May 9/98: Haida challenge BC's logging rights


Vancouver Sun
May 9, 1998, p. B8
Ian Bailey - Canadian Press

[S.I.S.I.S. note: The following mainstream news article may contain biased or distorted information and may be missing pertinent facts and/or context. It is provided for reference only.]

Vancouver - British Columbia's practice of licensing forestry companies to log trees could soon be on trial, says a First Nations lawyer. Bolstered by a Supreme Court ruling, the Haida are considering legal methods to end MacMillan Bloedel's licence to log on about 190,000 hectares of the Queen Charlotte Islands - home to about half of BC's 4,000 Haida. The Haida will decide whether to proceed with legal action after meetings next week, said lawyer Terry-Lynn Williams-Davidson. The BC government has assumed sole ownership of Crown lands and parcelled out large forest tracts to companies for logging.

Canada's top court recently bolstered the Haida's grip on some provincial forests by rejecting an appeal from the BC government and MacBlo. A BC Court of Appeal ruling last November found the Haida's aboriginal rights prevent the province from giving logging companies exclusive rights to cut on Crown land. Next week, Haida leaders will study their legal options, which range from injunctions to asking a judge to review the legality of the licences. But Ron Brown, president of the Haida Nation, spoke Friday as if a decision had already been made. "It would be a definite that we will go to court and finish off [Macmillan Bloedel's] licence."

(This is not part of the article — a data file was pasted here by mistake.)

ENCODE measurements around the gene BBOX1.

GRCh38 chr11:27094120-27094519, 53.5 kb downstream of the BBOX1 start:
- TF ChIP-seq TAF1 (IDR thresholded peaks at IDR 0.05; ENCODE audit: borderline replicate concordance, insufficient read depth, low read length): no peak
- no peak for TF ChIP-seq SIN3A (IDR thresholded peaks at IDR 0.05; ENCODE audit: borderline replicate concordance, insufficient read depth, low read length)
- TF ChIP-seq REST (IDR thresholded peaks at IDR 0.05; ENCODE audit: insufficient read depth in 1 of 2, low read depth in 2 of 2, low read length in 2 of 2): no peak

As well, Brown said the Haida will sue for past damages caused by logging. "What's at stake ultimately is the Haida culture," said Williams-Davidson, "the continuing right of Haida people to access our forests to keep our culture alive." She said the exclusive nature of the licensing system is at odds with aboriginal title, creating the prospect for "fundamental change." A spokeswoman for MacMillan Bloedel said Friday the company will take no position on the issue, noting the Haida are entitled to act as they see fit.

"It's an issue between the Haida and the BC government," said Virginia Aulin. The BC government maintains the Haida Nation must prove its claim to the land before the government's authority to issue licences is constrained.

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